Bonds have traditionally been a favourite hunting ground for investors looking for a steady way to grow their wealth.
They may not possess the excitement of shares as they pay a regular fixed income and rarely enjoy stellar growth. But their value is in producing a regular, safer income and a ballast against more volatile shares.
As such, investors tend to increase the proportion of bonds in their portfolio as they move closer towards retirement to reduce the overall level of risk.
But in recent weeks, bond investors have faced something of a proverbial bloodbath. Global bond prices fell in value by more than 9 per cent since the start of this year and continue to plunge. And UK investors ditched £2.5billion of bond funds in February alone – the biggest outflow since the start of the pandemic and by far the greatest outflow of any investment sector.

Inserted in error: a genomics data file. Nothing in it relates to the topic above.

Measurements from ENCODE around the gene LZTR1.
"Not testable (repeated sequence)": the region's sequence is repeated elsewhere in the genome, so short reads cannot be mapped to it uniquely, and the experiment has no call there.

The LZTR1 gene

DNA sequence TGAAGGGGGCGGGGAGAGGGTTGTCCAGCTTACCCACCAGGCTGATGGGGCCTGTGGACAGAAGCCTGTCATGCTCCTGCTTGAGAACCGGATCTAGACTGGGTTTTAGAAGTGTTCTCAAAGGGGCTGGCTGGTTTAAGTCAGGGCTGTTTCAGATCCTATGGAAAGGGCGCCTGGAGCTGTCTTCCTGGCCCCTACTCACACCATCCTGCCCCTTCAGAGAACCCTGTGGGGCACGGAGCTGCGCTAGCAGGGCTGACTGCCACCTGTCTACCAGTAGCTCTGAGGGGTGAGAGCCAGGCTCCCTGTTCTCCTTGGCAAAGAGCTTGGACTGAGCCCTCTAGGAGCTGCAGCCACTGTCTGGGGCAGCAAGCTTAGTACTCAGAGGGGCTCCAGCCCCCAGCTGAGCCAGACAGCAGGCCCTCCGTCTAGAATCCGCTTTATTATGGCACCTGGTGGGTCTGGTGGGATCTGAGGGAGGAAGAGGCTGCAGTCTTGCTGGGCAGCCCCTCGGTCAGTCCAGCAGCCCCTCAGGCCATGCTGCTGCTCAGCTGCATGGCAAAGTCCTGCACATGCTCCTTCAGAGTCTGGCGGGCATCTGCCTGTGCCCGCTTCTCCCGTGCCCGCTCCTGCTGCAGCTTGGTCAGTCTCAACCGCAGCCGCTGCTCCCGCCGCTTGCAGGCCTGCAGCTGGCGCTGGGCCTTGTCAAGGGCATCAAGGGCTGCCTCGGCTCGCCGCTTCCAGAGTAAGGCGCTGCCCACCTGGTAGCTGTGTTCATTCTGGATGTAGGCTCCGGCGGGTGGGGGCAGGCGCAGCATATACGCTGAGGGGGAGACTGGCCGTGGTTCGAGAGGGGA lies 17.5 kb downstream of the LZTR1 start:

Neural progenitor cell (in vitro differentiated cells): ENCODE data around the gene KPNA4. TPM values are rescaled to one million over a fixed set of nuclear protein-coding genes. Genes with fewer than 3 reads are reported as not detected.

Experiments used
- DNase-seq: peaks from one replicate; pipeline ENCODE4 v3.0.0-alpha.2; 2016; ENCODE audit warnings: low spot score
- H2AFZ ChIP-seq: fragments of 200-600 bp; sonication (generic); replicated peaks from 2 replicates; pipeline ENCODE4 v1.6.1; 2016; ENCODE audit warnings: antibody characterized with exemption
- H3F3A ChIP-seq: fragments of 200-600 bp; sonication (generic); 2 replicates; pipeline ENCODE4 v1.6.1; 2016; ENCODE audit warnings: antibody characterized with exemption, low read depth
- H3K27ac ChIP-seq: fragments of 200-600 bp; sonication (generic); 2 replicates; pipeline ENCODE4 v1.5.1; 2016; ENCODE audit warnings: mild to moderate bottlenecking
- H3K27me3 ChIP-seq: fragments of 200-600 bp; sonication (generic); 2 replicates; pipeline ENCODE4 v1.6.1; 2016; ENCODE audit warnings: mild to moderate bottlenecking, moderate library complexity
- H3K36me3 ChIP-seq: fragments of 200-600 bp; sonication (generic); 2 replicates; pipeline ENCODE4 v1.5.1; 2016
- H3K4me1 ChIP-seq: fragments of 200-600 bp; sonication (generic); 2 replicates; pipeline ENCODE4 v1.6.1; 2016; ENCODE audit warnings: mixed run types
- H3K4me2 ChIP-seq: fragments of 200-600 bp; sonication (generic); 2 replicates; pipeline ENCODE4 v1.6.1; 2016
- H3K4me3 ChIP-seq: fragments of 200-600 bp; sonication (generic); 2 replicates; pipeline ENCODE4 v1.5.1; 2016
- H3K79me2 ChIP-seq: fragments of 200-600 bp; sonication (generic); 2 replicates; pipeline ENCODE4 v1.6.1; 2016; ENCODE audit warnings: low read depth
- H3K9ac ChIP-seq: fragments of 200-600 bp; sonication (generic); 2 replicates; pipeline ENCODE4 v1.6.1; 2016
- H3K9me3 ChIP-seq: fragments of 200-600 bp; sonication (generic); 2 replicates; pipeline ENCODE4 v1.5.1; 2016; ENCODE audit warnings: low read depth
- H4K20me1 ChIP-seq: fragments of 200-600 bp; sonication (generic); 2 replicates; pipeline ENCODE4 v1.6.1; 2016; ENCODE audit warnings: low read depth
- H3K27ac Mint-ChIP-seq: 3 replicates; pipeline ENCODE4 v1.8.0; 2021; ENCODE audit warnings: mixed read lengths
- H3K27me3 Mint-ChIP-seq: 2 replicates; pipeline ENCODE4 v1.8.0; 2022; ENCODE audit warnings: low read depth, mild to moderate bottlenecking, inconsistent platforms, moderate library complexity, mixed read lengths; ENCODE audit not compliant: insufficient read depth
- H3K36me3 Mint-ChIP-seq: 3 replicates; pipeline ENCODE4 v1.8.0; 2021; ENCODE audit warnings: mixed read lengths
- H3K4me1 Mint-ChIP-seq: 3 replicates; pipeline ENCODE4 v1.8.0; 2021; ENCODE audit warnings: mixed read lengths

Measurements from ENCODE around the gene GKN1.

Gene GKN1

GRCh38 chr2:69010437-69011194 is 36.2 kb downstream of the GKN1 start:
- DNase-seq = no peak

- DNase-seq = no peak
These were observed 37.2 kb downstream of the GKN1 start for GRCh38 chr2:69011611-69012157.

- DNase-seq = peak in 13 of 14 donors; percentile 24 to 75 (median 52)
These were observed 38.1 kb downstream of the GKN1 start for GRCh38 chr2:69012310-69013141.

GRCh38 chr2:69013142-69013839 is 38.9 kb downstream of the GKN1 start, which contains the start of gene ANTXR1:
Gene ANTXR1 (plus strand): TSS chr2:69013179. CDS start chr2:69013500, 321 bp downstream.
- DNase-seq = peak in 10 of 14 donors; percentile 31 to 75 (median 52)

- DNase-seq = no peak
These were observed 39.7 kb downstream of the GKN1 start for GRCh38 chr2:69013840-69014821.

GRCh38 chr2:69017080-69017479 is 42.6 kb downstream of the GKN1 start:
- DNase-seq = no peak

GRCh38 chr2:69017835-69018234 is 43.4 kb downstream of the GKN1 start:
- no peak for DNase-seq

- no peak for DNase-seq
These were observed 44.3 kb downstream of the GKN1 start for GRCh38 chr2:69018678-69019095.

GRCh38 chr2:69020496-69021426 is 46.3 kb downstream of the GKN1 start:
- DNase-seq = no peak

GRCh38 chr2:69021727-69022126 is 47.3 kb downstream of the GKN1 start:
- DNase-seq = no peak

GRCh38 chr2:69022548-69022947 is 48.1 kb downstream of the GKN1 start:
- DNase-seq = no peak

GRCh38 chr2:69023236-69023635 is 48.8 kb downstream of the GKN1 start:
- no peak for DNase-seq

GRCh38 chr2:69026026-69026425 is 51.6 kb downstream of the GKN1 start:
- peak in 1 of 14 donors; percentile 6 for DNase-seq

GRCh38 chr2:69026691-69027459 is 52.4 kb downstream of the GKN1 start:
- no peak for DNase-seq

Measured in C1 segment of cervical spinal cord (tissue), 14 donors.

So what’s going wrong? And do bonds still deserve a key role in a diversified investment portfolio?
Outflow: UK investors ditched £2.5billion of bond funds in February alone
What is happening in the bond market?
Bonds are a form of debt issued by companies and governments. They pay a regular coupon – a fixed interest payment – to the holder as a reward for taking on the debt. The more risk the bond holder takes on, the higher the income – known as the yield – they are paid as compensation.